The urge to consolidate community banks in Southern California has prompted two veteran banking executives in Laguna Hills to turn to Wall Street.

E. Lynn Caswell, former vice chairman of Western Bancorp., and Robert F. Keller, a onetime New England banker, recently announced separate plans for public offerings. The goals for the two offerings total $126 million.

Both executives are interested in making more acquisitions in Southern California, where a solid concentration of independent banks remains. But without the ability to offer stock-the preferred payment vehicle among acquirees these days-they could find themselves on the sidelines when consolidation occurs.

"Many of these banks have been hanging on for a long time, working their way through the recession," Mr. Caswell said. "And some believe this is the best chance they'll have to sell at a profit."

Still, the two men can expect the competition to be fierce, with acquirers such as Western, Newport Beach, Calif.; Zions Bancorp., Salt Lake City; First Banks Inc., Creve Coeur, Mo.; and also Bank of Commerce, San Diego, prowling the marketplace. What's more, the window of opportunity could be closing as prices decline in the bank stock markets and year-2000 issues demand attention.

"They may be a little late to the game," said Scott Burford, principal of Burford Capital, an institutional brokerage in La Crescenta.

Mr. Caswell, who recently formed Pacific Community Banking Group, a holding company with no banks under its umbrella, said he intends to raise about $80 million. The funds would primarily be used to buy Bank of Hemet (Calif.) and Valley Bank in Moreno, which have signed purchase agreements. A formal Securities and Exchange Commission filing is anticipated after Labor Day.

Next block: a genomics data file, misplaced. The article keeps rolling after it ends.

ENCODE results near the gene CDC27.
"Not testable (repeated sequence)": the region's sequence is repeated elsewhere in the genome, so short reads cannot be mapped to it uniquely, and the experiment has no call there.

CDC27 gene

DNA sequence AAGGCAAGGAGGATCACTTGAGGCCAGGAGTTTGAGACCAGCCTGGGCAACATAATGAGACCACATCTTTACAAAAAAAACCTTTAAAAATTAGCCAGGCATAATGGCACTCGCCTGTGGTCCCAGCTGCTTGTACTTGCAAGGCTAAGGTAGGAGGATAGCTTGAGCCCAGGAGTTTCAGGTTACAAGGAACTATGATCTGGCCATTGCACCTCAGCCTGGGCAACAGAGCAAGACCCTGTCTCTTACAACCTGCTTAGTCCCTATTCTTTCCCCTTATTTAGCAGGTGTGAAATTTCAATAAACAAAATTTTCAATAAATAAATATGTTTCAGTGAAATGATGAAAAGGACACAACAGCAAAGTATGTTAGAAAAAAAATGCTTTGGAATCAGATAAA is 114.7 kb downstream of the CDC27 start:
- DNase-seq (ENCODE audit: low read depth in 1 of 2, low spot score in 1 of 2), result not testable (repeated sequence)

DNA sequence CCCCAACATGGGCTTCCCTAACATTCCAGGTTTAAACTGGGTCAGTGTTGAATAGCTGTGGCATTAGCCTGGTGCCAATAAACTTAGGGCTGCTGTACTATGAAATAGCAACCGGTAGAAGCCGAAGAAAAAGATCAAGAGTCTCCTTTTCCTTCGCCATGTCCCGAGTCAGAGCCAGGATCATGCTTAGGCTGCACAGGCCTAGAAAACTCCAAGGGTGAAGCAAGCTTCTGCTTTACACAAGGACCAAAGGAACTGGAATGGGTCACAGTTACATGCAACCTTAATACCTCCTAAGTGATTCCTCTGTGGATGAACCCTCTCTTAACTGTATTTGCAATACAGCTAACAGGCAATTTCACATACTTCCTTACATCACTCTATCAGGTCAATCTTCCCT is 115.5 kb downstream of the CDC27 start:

Although industry watchers called Pacific Community's strategy unusual, Mr. Caswell said a handful of banks are entertaining his idea. His strategy is to buy eight to 10 well-managed banks by 2008, slash administrative costs by up to 30%, and amass more than $1 billion of assets.

Mr. Keller, president and chief executive of Commerce Security Bancorp, did not return calls seeking comment about his acquisition plans. His company is seeking permission to raise up to $46 million for the $1 billion-asset Commerce Security, according to an Aug. 17 SEC filing.

Mr. Keller entered the state in 1995 after selling his New Hampshire bank. He organized a limited partnership-Dartmouth Capital Group-with the idea of establishing a network of community banks.

So far, Mr. Keller has bought four banks-SDN Bancorp, Liberty National, Commerce Security, and Eldorado Bancorp.-paying in cash. It has assembled a loosely strung franchise stretching from San Diego to Sacramento and comprising of 17 branches and eight loan production offices.

But the cash-purchase strategy appears to have stalled, according to the documents Commerce Security filed with the SEC. It admitted in its filing that "the boards of directors and shareholders of many prospective acquisition candidates prefer stock acquisitions."

Van Kasper & Co. analyst Joseph R. Morford said the Southern California market is gaining momentum after finally rebounding from the early to mid- 1990s recession.

However, he said, it remains to be seen whether Commerce Security and Pacific Community can afford to pursue deals. "It's an expensive proposition to do acquisitions these days with the premiums being bid up," he said.

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